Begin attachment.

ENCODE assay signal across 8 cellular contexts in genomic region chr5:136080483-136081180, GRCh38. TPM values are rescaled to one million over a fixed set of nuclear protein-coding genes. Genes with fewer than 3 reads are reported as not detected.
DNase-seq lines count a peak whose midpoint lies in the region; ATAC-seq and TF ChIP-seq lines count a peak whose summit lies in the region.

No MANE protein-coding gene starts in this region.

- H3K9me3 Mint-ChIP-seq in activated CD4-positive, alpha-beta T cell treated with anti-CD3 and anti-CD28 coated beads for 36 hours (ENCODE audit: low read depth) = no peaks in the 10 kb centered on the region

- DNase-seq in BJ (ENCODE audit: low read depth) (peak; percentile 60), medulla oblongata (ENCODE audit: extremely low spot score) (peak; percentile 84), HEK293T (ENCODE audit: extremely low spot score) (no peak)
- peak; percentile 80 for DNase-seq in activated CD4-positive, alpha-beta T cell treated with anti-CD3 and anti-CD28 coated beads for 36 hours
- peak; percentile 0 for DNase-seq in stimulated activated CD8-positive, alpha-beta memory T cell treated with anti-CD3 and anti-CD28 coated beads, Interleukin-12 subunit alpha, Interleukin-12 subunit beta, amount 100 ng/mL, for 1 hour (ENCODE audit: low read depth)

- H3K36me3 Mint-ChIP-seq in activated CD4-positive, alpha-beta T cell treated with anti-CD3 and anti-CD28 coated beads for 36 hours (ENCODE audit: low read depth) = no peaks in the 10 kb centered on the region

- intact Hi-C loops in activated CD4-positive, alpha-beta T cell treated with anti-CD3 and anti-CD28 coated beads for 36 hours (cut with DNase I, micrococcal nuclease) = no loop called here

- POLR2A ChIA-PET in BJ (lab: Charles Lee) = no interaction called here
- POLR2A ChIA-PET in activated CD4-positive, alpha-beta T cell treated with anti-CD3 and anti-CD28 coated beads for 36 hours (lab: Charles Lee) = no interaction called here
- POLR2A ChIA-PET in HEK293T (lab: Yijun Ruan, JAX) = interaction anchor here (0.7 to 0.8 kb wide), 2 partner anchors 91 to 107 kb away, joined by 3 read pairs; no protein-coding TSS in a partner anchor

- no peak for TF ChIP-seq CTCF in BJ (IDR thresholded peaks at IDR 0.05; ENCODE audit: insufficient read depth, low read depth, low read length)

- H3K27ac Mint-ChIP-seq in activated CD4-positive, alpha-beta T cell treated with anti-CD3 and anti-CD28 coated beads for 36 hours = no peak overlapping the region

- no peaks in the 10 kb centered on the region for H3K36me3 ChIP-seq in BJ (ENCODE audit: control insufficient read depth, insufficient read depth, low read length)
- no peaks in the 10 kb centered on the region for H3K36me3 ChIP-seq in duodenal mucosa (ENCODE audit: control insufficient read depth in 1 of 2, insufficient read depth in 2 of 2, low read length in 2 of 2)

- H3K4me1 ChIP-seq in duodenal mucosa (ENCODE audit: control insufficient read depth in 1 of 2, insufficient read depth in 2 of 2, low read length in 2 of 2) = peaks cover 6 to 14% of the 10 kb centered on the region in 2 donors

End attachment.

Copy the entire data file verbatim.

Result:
ENCODE assay signal across 8 cellular contexts in genomic region chr5:136080483-136081180, GRCh38. TPM values are rescaled to one million over a fixed set of nuclear protein-coding genes. Genes with fewer than 3 reads are reported as not detected.
DNase-seq lines count a peak whose midpoint lies in the region; ATAC-seq and TF ChIP-seq lines count a peak whose summit lies in the region.

No MANE protein-coding gene starts in this region.

- H3K9me3 Mint-ChIP-seq in activated CD4-positive, alpha-beta T cell treated with anti-CD3 and anti-CD28 coated beads for 36 hours (ENCODE audit: low read depth) = no peaks in the 10 kb centered on the region

- DNase-seq in BJ (ENCODE audit: low read depth) (peak; percentile 60), medulla oblongata (ENCODE audit: extremely low spot score) (peak; percentile 84), HEK293T (ENCODE audit: extremely low spot score) (no peak)
- peak; percentile 80 for DNase-seq in activated CD4-positive, alpha-beta T cell treated with anti-CD3 and anti-CD28 coated beads for 36 hours
- peak; percentile 0 for DNase-seq in stimulated activated CD8-positive, alpha-beta memory T cell treated with anti-CD3 and anti-CD28 coated beads, Interleukin-12 subunit alpha, Interleukin-12 subunit beta, amount 100 ng/mL, for 1 hour (ENCODE audit: low read depth)

- H3K36me3 Mint-ChIP-seq in activated CD4-positive, alpha-beta T cell treated with anti-CD3 and anti-CD28 coated beads for 36 hours (ENCODE audit: low read depth) = no peaks in the 10 kb centered on the region

- intact Hi-C loops in activated CD4-positive, alpha-beta T cell treated with anti-CD3 and anti-CD28 coated beads for 36 hours (cut with DNase I, micrococcal nuclease) = no loop called here

- POLR2A ChIA-PET in BJ (lab: Charles Lee) = no interaction called here
- POLR2A ChIA-PET in activated CD4-positive, alpha-beta T cell treated with anti-CD3 and anti-CD28 coated beads for 36 hours (lab: Charles Lee) = no interaction called here
- POLR2A ChIA-PET in HEK293T (lab: Yijun Ruan, JAX) = interaction anchor here (0.7 to 0.8 kb wide), 2 partner anchors 91 to 107 kb away, joined by 3 read pairs; no protein-coding TSS in a partner anchor

- no peak for TF ChIP-seq CTCF in BJ (IDR thresholded peaks at IDR 0.05; ENCODE audit: insufficient read depth, low read depth, low read length)

- H3K27ac Mint-ChIP-seq in activated CD4-positive, alpha-beta T cell treated with anti-CD3 and anti-CD28 coated beads for 36 hours = no peak overlapping the region

- no peaks in the 10 kb centered on the region for H3K36me3 ChIP-seq in BJ (ENCODE audit: control insufficient read depth, insufficient read depth, low read length)
- no peaks in the 10 kb centered on the region for H3K36me3 ChIP-seq in duodenal mucosa (ENCODE audit: control insufficient read depth in 1 of 2, insufficient read depth in 2 of 2, low read length in 2 of 2)

- H3K4me1 ChIP-seq in duodenal mucosa (ENCODE audit: control insufficient read depth in 1 of 2, insufficient read depth in 2 of 2, low read length in 2 of 2) = peaks cover 6 to 14% of the 10 kb centered on the region in 2 donors